Have I Failed My Children? Part V

I suppose it's about time that I answered that question. Have I failed my children? Yes, I have. Have I made mistakes that I regret? Yes, absolutely. Would I do things differently now if I had the chance? Yes, I would. Am I different than any other parent who is willing to be honest with themselves? No, I'm not. And finally, do I genuinely believe that God is able to redeem my mistakes and failures by His grace, sovereignty and mercy? Yes, without a doubt.

In my study of Jacob's life in Genesis, I came across a cross reference in the New Testament in Romans 9:10-16 that sheds further light on the story:

"Not only that, but Rebekah's children had one and the same father, our father Isaac. Yet, before the twins were born or had done anything good or bad--in order that God's purpose in election might stand: not by works but by him who calls--she was told 'the older will serve the younger.' Just as it is written: 'Jacob I loved, but Esau I hated.' What then shall we say? Is God unjust? Not at all! For he says to Moses, 'I will have mercy on whom I have mercy, and I will have compassion on whom I have compassion.' It does not, therefore, depend on man's desire or effort, but on God's mercy."

This is a difficult passage to understand, so I dug into my commentaries to get a more complete understanding. Two things seemed to stand out to me. First, God does not always follow tradition, nor is He "obligated" to us by virtue of our behavior or our "good works". God's sovereign choosing is His to display. We may not always (if ever) understand why He ordains certain circumstances and chooses to refrain from others. Second, God's sovereign choosing incorporates the free will of man and His sovereign purposes.  Somehow, by His divine nature He is able to meld these together in perfect harmony for the benefit of those He loves. This passage illuminates for us that God has the "divine right" to demonstrate His mercy and compassion on whomever He chooses.

For some whose image of God is distorted or immature, this may seem to paint a "capricious" picture of God. But to others, who know themselves and have tasted the abundance of His grace in their own lives, it is the source of deep and abiding comfort.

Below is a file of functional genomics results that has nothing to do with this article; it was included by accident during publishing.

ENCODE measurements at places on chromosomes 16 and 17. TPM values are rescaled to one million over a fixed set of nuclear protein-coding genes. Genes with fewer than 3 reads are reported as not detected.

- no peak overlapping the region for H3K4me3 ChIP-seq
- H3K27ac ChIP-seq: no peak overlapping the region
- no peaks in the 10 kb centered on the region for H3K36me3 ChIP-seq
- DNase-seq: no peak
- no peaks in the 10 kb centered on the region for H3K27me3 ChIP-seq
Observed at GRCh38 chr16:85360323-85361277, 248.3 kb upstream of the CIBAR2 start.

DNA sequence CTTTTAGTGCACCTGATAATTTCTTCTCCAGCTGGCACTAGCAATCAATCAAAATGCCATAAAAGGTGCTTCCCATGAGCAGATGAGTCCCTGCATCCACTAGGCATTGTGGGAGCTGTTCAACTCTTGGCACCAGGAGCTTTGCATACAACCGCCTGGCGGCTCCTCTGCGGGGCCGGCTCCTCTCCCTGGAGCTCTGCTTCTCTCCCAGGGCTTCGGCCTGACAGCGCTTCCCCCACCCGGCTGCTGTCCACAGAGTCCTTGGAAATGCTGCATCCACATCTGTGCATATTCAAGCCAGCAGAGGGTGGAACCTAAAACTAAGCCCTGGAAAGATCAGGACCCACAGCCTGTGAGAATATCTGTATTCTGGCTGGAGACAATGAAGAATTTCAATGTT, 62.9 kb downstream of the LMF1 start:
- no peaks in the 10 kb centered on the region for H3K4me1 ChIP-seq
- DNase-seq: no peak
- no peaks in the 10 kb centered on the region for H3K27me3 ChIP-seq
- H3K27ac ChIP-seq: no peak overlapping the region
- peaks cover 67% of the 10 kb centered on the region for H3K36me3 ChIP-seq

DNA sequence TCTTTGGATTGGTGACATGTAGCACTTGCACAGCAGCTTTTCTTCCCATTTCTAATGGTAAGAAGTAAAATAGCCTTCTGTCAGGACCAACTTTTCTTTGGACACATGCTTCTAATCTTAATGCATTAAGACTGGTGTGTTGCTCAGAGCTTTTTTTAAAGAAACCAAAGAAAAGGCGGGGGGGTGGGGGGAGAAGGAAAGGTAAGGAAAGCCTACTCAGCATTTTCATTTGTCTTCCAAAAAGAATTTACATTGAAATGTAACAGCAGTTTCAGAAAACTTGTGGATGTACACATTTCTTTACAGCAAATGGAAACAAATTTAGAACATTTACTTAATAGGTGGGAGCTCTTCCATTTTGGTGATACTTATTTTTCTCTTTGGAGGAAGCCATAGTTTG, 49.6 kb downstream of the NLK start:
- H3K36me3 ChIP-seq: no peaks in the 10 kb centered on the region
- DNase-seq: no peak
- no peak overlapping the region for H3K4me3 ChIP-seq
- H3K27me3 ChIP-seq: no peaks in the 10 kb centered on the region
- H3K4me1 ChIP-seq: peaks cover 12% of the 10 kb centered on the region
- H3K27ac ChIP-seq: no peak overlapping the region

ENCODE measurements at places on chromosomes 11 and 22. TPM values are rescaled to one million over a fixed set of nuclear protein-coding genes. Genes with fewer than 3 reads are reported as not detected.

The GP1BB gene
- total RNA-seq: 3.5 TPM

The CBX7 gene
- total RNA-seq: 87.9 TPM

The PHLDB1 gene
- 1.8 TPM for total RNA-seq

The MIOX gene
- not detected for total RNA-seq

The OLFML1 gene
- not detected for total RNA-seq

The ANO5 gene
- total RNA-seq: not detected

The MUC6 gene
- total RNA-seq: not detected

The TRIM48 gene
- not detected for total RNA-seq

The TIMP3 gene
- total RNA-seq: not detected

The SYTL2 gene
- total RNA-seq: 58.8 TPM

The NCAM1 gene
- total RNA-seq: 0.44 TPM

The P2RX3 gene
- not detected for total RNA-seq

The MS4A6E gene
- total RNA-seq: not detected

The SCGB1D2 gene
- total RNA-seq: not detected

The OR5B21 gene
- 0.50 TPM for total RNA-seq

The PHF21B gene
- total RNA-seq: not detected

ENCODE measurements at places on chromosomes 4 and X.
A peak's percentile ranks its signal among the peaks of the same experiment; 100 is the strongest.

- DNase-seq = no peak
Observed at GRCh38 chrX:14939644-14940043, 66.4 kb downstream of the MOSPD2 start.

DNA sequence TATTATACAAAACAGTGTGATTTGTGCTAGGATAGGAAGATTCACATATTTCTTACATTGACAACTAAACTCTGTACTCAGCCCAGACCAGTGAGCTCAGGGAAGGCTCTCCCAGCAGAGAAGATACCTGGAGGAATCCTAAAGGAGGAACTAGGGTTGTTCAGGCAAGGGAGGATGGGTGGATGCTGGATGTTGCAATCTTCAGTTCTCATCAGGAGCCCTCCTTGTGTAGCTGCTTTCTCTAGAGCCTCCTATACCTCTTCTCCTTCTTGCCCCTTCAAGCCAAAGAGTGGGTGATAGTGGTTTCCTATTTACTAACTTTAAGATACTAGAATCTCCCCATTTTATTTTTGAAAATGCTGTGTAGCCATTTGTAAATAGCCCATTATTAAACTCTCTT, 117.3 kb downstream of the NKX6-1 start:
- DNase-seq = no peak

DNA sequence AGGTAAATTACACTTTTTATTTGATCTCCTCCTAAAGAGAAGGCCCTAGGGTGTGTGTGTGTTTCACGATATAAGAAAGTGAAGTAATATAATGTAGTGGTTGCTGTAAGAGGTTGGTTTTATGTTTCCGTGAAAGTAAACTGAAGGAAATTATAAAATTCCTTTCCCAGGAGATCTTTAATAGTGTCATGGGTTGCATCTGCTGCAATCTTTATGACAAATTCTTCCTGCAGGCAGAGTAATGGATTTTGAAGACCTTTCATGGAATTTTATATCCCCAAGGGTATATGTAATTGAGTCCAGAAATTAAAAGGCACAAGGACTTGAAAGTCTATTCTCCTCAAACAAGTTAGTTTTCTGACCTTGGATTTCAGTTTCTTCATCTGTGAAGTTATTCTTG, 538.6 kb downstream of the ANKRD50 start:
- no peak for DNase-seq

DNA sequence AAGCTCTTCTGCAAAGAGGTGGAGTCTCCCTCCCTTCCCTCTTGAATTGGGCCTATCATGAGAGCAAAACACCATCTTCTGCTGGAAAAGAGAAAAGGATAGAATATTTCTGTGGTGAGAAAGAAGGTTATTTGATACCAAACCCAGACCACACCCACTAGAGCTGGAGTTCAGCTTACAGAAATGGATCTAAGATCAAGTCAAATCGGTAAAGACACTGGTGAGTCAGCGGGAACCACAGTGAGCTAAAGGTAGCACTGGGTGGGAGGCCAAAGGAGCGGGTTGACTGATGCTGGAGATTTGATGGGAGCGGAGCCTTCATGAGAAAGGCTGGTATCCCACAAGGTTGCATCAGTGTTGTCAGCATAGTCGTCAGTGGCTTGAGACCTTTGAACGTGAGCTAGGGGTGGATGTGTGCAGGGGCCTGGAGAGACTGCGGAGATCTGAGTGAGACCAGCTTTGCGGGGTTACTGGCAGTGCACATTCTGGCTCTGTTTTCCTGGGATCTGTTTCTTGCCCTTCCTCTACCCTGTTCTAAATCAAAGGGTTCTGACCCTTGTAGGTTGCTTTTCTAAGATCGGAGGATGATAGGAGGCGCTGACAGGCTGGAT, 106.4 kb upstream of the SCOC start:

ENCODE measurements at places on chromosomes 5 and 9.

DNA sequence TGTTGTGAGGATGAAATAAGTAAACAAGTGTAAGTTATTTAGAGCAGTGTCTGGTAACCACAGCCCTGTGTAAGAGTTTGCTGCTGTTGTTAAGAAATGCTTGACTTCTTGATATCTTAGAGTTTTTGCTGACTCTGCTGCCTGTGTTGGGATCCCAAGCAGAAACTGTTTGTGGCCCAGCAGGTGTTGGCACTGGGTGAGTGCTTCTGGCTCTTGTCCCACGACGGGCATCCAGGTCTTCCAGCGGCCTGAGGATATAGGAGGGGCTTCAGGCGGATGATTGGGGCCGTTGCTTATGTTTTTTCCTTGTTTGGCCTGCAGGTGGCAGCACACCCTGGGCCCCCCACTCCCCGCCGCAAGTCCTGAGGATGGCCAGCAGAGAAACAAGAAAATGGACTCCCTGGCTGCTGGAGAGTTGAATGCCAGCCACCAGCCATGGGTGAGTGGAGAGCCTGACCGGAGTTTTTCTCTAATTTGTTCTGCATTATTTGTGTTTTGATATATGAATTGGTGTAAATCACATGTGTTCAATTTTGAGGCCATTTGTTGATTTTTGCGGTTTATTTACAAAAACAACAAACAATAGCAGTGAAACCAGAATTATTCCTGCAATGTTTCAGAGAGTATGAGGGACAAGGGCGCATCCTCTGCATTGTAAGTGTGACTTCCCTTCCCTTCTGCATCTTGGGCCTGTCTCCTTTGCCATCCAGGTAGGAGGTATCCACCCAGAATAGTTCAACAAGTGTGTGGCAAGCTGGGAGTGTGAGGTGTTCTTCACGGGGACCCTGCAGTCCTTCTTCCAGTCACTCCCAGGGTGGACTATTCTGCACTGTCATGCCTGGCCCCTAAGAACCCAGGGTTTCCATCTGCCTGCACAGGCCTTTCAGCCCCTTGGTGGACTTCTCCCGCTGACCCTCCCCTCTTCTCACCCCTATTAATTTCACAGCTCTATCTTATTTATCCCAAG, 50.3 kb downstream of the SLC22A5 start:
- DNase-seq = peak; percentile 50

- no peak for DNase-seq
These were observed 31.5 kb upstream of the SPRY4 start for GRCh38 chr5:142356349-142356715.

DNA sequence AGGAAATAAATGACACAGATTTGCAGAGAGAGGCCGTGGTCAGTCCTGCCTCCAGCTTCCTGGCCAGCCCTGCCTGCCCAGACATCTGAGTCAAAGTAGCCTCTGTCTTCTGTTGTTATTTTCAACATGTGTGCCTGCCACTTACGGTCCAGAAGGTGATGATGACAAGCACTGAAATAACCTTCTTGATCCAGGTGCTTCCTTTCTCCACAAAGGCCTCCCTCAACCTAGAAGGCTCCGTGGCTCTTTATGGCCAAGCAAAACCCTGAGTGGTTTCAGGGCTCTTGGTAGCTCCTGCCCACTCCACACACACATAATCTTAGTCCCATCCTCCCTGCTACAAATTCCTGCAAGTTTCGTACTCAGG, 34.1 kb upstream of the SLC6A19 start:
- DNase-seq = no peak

I think this was true of Jacob whose multiple encounters with God's grace changed his life. Jacob, whose name meant "conniver" would have his name changed by God to "Israel" reminiscent of God's covenant promise to Abraham. God's own covenant people, Israel, would be birthed through Jacob's line as promised to Rebekah even before his birth.

In Genesis 49 we read Jacob's final blessings pronounced upon his twelve sons, who represent the tribes of Israel. In the middle of his blessing upon Joseph he speaks about God's faithfulness that sustained Joseph. This is what he says:

"But his [Joseph] bow remained steady, his strong arms stayed limber, because of the hand of the Mighty One of Jacob, because of the Shepherd, the Rock of Israel, because of your father's God who helps you, because of the Almighty [Shaddai- the God who provides], who blesses you with blessings of the heavens above... Your father's [Jacob's] blessings are greater than the blessings of the ancient mountains, than bounty of the age-old hills."

At the end of his life we see no more of the conniver. We see a man convinced of the gracious hand of God at work in his own life and in the life of his sons who represent the future of God's covenant people, Israel.

This is where I find myself today. Have I failed my children in some ways? Yes, but I am convinced that the same God who rescued a little girl at age 10 whose life was being ravaged by abuse, is the same God who graciously demonstrates His love, sovereignty, and mercy in the lives of my daughters and my grandchildren both now and forever. Amen!

                                                                                 My first grandchild Averie Mae

                                                                                 My first grandchild Averie Mae